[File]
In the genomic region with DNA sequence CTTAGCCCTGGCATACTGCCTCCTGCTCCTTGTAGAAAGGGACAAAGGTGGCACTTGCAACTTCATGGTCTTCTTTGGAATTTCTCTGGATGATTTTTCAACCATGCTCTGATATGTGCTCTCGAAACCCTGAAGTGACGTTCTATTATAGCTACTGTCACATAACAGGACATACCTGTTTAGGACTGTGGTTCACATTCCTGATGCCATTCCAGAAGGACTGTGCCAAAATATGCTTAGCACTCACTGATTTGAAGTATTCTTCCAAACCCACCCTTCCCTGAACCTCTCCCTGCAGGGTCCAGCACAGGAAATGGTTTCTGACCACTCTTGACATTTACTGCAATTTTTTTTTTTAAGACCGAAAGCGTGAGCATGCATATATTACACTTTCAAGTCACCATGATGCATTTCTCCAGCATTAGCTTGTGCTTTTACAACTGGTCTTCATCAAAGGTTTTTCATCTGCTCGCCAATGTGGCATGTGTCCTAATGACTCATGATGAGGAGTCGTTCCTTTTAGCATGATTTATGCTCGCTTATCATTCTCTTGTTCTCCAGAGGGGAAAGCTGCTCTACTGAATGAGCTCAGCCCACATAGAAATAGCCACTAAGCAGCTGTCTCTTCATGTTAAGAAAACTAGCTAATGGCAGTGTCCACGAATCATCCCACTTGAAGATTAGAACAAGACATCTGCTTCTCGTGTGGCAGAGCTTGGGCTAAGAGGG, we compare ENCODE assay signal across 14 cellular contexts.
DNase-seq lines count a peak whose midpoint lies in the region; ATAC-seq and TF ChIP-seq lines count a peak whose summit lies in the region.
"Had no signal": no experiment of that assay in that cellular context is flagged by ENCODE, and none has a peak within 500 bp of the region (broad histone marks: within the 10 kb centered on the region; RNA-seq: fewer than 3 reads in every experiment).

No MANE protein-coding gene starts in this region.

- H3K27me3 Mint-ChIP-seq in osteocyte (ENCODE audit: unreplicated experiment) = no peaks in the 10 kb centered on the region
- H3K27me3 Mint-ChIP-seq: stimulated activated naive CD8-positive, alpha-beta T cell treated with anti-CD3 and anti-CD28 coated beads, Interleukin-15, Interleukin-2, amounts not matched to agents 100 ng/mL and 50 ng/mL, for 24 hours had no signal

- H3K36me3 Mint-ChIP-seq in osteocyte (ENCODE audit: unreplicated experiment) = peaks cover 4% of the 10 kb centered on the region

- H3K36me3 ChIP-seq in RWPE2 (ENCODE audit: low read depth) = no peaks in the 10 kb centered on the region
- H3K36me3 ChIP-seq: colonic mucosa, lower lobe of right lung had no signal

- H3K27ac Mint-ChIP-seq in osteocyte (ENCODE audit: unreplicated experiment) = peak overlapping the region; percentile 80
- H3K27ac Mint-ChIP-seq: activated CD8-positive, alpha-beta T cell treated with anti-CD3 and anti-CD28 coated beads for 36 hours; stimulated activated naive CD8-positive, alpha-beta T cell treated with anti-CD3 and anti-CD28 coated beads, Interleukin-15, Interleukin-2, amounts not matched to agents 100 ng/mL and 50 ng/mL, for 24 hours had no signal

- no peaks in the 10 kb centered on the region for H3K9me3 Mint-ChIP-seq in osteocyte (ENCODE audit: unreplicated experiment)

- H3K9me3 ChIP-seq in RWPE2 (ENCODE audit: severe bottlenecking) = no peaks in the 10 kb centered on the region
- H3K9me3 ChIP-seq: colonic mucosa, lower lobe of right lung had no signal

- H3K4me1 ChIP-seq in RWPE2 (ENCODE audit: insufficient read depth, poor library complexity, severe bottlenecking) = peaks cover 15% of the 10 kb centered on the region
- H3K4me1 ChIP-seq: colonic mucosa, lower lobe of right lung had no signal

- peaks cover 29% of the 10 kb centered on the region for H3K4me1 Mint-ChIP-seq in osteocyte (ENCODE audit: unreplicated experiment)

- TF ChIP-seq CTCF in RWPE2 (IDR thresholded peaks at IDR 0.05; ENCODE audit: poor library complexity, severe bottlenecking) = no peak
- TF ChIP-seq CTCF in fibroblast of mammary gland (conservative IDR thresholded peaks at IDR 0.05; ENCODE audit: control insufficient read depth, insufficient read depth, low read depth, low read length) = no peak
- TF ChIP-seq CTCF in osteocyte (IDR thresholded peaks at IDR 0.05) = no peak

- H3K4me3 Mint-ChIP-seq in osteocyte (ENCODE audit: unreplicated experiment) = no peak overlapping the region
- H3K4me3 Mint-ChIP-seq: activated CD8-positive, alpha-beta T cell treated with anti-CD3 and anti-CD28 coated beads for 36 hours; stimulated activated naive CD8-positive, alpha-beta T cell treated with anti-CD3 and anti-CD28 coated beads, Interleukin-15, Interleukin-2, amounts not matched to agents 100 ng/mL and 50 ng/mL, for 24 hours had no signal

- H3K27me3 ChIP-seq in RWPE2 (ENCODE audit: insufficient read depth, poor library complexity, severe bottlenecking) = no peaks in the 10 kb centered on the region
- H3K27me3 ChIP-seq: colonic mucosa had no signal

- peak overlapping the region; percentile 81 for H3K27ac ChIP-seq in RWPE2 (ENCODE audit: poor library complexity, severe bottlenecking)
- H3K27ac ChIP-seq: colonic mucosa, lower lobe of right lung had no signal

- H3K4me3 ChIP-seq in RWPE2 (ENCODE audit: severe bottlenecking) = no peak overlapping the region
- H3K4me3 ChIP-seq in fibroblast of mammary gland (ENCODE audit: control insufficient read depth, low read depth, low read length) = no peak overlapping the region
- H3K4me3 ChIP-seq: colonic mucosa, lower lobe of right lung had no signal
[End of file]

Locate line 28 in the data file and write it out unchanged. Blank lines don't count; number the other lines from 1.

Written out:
- H3K4me3 ChIP-seq in fibroblast of mammary gland (ENCODE audit: control insufficient read depth, low read depth, low read length) = no peak overlapping the region